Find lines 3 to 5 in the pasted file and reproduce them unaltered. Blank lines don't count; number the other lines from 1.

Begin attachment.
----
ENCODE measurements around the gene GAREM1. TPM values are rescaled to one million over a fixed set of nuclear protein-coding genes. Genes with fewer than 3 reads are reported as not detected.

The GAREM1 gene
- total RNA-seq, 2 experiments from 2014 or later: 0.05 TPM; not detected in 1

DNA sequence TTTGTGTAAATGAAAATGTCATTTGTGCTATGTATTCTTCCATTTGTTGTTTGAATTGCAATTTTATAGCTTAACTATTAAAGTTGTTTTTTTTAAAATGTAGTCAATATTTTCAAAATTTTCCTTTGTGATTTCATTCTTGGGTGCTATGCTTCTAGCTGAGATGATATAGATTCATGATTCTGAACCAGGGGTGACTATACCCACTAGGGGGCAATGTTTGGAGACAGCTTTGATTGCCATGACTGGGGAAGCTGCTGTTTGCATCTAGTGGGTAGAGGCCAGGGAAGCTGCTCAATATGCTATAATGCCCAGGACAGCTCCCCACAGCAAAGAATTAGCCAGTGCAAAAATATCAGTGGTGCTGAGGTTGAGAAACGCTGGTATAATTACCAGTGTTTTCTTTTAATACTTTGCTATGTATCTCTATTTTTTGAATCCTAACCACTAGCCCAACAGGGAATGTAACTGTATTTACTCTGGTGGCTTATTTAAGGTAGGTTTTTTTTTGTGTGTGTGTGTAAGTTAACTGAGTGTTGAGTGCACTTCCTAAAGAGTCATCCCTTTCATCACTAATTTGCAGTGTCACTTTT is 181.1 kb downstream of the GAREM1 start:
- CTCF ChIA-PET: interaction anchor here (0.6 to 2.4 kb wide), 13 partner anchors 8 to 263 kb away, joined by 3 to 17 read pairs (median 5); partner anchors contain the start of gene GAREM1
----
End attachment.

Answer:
- total RNA-seq, 2 experiments from 2014 or later: 0.05 TPM; not detected in 1

DNA sequence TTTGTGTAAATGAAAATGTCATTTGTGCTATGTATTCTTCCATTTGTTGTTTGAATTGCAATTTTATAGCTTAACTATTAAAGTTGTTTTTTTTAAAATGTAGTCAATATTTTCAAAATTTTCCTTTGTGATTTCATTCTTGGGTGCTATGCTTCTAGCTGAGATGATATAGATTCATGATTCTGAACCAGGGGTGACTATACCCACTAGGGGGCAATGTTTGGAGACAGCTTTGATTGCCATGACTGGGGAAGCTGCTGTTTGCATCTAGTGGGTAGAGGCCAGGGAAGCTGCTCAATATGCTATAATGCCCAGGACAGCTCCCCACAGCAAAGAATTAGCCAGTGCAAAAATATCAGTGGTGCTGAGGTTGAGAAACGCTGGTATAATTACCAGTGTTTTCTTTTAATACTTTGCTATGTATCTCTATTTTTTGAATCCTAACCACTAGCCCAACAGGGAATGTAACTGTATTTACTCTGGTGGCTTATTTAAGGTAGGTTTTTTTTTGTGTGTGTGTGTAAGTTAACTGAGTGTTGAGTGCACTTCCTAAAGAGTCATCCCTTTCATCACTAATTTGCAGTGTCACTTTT is 181.1 kb downstream of the GAREM1 start:
- CTCF ChIA-PET: interaction anchor here (0.6 to 2.4 kb wide), 13 partner anchors 8 to 263 kb away, joined by 3 to 17 read pairs (median 5); partner anchors contain the start of gene GAREM1